Plos One has always required that authors make their data available to other academic researchers who wish to replicate, reanalyze, or build upon the findings published. In order to increase the access to this data, “authors must make all data publicly available, without restriction, immediately upon publication of the article”.
Data always available
Beginning March 3rd, 2014, all authors who submit to a PLOS journal will be asked to provide a Data Availability Statement, describing where and how others can access each dataset that underlies the findings. This Data Availability Statement will be published on the first page of each article.
The question remains, what does Plos One consider to be data? “Data are any and all of the digital materials that are collected and analyzed in the pursuit of scientific advances.” Scientists must be willing and able to publish all verbatim responses from qualitative studies, all original measurements and even image files used to create figures. It should also be in the form in which it was originally collected, before summarizing, analyzing or reporting.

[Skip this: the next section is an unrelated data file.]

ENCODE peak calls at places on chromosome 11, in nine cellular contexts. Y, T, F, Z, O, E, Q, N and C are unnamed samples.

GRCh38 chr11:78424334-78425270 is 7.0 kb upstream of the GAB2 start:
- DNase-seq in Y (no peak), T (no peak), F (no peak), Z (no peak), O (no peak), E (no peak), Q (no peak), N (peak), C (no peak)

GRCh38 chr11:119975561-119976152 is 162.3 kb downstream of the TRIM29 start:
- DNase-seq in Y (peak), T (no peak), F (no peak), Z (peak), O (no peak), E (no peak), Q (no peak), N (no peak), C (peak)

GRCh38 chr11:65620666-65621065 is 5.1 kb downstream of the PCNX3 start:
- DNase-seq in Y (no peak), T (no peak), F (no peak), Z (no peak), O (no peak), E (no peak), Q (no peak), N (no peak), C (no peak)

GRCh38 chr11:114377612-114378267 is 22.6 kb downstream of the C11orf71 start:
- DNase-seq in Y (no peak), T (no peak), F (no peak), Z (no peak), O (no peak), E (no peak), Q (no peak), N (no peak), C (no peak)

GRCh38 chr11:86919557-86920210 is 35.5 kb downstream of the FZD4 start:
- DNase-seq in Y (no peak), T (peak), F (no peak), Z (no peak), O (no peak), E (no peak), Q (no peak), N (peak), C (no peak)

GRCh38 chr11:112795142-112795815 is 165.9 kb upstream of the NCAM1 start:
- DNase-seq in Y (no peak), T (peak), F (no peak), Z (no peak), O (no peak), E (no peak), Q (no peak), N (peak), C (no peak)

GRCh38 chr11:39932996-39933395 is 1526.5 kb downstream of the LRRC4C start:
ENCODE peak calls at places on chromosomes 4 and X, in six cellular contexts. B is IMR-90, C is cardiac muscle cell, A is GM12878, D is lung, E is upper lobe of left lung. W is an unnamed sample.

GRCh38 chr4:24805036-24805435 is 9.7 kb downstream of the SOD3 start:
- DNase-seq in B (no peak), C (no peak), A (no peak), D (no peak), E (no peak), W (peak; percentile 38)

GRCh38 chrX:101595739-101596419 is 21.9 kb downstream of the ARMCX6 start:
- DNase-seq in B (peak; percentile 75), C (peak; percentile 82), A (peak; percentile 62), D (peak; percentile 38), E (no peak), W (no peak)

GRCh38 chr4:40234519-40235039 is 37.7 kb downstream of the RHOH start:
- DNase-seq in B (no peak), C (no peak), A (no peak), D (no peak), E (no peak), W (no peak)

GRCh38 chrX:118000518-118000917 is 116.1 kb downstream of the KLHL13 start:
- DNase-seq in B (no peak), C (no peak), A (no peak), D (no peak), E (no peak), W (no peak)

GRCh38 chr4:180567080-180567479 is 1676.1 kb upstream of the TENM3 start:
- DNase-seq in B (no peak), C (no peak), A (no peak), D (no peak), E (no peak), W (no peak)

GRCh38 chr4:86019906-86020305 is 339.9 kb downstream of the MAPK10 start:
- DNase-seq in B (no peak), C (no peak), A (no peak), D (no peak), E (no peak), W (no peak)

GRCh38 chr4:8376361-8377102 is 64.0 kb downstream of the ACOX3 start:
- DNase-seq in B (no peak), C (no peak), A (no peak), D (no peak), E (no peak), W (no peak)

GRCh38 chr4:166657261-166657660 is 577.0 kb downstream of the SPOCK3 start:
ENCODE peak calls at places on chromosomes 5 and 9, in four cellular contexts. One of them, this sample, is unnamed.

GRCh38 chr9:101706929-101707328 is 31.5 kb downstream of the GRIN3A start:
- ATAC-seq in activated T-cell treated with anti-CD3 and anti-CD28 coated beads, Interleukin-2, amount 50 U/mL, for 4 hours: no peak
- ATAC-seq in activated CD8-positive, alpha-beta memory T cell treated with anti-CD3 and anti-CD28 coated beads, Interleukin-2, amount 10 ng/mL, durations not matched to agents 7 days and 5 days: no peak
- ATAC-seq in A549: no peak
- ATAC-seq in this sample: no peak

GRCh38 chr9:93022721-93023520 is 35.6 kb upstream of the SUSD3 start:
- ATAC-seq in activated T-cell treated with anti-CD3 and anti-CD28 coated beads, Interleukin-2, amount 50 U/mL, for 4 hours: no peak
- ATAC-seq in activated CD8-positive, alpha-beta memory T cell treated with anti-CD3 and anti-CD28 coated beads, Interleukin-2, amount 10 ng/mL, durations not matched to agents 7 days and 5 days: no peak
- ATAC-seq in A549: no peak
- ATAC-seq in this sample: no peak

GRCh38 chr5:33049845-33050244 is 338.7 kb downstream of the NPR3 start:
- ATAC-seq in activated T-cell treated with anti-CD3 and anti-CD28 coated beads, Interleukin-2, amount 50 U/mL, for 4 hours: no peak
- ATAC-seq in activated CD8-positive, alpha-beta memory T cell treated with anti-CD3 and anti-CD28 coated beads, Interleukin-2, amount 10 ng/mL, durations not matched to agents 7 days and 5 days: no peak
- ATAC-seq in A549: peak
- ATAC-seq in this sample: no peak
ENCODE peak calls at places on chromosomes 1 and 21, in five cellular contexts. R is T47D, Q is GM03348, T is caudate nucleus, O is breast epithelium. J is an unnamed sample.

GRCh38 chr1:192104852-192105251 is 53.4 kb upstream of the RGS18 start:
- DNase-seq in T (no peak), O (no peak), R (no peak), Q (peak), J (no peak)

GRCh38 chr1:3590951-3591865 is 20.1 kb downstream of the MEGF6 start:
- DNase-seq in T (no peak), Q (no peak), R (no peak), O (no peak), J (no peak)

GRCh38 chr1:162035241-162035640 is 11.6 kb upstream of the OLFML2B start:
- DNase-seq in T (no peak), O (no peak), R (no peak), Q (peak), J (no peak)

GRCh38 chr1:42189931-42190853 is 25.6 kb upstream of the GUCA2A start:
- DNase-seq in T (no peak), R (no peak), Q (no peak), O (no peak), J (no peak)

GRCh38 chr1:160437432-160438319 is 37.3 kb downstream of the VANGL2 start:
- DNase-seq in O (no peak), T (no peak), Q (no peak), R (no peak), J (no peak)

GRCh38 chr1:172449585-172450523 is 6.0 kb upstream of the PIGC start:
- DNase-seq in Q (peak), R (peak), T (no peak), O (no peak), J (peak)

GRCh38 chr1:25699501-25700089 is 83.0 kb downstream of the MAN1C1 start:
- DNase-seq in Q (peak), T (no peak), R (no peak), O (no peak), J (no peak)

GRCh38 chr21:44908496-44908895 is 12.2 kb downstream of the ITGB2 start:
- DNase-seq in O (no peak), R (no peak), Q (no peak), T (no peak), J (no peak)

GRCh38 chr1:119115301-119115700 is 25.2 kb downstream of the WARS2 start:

Exceptions will be allowed, but only in specific cases. “We are aware that it is not ethical to make all datasets fully public, including private patient data, or specific information relating to endangered species. Some authors also obtain data from third parties and therefore do not have the right to make that dataset publicly available. In such cases, authors must state that ‘Data is available upon request’, and identify the person, group or committee to whom requests should be submitted. The authors themselves should not be the only point of contact for requesting data,” Liz Silva from Plos One writes on the Plos One community blog.
Science solving the crisis
A strong argument in favor of using PLOS as opposed to the traditional publishers is that PLOS maximizes the impact research can have because there is no paywall for readers. Cameron Neylon thinks this can greatly increase the societal impact of scientific research. “The bottom line is that we can do it much cheaper than the traditional publishers can with the same level of quality assurance, the same peer review system and no embargo periods.”
The PLOS-way of publishing might just help solving the crisis science is in, Cameron Neylon explained to ScienceGuide. “By making access to knowledge free, the societal benefits of your particular research can be maximized.” The PLOS-citation index is automatically a good reflection of the real impact of research. “We increase the chance of major breakthroughs. Right now bad policies are the biggest threat to making knowledge a common good.”
More information about the new data policy of Plos One can be found here
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